After nearly 10 years of discussion, a plan to repair the aging Lake Forrest Dam on the Atlanta-Sandy Springs border is ready, but is on hold due to one property owner holding out, according to a Sandy Springs spokesperson.

The state Safe Dams Program has ordered repairs of the 60-year-old earthen dam, which runs directly beneath the 4600 block of Lake Forrest Drive. But repairs have been slowed by complex ownership issues involve both city governments and the private Three Lakes Corporation, a homeowners association that uses the pond behind the dam.

The view of the pond from the Lake Forrest Dam in July 2016. (File)

The city of Sandy Springs has taken the planning lead and in 2017 showed alternative repair designs that would cost roughly $7 million and possibly close the entire road for 18 months. The Three Lakes Corporation early last year generally agreed to one design option, but dispute over who should pay for repairs continued.

“The cities of Atlanta and Sandy Springs, and all but one property owner, have committed to participating with all of the dam owners in carrying out a plan approved by the Safe Dams Division,” Sandy Springs spokesperson Sharon Kraun said in January. “We are waiting on Safe Dams to determine how it will bring the final dam owner to the table to participate in resolution of the problem.”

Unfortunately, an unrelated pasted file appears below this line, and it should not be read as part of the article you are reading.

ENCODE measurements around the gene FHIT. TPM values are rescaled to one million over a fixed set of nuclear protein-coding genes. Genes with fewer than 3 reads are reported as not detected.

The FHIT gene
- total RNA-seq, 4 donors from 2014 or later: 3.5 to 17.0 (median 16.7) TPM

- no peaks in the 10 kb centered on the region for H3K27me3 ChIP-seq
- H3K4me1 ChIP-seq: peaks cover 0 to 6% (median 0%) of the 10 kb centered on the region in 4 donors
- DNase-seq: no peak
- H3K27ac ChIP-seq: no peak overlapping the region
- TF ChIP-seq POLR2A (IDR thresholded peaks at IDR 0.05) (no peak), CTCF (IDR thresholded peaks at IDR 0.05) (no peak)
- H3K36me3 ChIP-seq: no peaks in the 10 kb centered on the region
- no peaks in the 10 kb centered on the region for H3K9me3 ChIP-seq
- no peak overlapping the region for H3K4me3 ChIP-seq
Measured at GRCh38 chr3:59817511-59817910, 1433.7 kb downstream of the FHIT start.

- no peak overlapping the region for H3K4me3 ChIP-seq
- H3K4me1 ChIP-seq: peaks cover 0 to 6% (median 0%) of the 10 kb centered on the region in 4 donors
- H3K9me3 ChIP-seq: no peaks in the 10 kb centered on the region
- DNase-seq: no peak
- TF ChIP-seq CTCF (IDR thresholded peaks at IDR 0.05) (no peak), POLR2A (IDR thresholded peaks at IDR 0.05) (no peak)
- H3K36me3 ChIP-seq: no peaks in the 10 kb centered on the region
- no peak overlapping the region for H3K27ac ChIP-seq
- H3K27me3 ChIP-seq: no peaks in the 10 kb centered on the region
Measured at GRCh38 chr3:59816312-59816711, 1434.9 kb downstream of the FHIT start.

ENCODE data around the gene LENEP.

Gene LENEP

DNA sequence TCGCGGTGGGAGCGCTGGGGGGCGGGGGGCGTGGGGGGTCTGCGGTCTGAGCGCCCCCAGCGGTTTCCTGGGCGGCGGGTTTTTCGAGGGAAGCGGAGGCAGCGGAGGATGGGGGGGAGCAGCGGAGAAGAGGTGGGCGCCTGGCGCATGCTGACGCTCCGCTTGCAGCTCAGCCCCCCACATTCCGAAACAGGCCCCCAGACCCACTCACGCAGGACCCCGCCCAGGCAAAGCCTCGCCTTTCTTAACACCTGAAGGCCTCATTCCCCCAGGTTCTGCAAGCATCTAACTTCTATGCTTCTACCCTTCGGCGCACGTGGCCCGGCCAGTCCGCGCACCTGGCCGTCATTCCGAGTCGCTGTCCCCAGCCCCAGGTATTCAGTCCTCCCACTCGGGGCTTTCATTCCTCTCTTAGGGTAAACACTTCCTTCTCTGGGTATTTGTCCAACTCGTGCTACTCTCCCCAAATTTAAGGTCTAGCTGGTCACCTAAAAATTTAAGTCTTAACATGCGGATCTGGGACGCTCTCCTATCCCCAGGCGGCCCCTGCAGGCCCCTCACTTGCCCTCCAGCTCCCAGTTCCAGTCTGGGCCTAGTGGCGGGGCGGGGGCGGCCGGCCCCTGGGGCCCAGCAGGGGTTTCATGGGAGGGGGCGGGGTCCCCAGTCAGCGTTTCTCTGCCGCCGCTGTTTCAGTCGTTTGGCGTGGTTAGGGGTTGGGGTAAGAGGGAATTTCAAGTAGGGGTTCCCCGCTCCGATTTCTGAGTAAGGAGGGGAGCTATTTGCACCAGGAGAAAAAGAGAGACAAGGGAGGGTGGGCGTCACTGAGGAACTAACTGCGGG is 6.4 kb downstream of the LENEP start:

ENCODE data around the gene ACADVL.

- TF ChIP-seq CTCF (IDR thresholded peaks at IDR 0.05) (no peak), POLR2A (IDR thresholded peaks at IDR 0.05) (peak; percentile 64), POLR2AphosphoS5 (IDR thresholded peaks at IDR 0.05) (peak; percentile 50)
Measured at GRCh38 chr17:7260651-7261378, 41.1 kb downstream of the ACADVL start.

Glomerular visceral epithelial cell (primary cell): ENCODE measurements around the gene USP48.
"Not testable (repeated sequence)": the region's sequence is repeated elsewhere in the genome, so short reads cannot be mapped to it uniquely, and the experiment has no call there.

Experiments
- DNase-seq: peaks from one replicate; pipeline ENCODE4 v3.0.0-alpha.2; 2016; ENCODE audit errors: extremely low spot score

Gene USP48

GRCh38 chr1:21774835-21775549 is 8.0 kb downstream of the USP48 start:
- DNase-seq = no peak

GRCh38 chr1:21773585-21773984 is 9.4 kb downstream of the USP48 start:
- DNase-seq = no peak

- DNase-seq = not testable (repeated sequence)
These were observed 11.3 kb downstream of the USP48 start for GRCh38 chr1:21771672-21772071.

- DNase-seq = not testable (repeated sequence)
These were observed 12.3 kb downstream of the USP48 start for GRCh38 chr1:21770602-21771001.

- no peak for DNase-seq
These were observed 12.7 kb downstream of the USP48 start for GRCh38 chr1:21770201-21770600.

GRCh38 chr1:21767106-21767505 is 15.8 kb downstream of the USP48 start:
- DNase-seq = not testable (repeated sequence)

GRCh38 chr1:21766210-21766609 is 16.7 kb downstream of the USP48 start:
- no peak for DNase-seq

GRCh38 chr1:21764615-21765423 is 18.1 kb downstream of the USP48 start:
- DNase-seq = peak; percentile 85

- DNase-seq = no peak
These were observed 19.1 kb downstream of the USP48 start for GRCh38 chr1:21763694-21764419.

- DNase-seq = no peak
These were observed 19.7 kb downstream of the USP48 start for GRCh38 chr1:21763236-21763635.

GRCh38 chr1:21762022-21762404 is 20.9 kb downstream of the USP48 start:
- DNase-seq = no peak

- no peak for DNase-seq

The state has the ability to take dam owners to court for lack of compliance with repair orders.

Tom Woosley, manager of the Safe Dams Program, said the cities and other parties met with his office late last year, with no specific resolution. “I cannot comment on potential enforcement actions,” he said.

The dam is on the state’s list of “high-hazard” dams, meaning that if it failed in a worst-case scenario, the flood would likely kill people downstream.

An emergency response plan filed by Sandy Springs last year showed that a dam failure could flood Chastain Park, Nancy Creek and local streets. One resident who lives downstream and asked not to be named said she is already concerned about water flow from the dam and does not want to wait for repairs.

“If they do not do something with that dam, or drain the lake, they are putting people’s lives’ in danger, bottom line,” the resident said.

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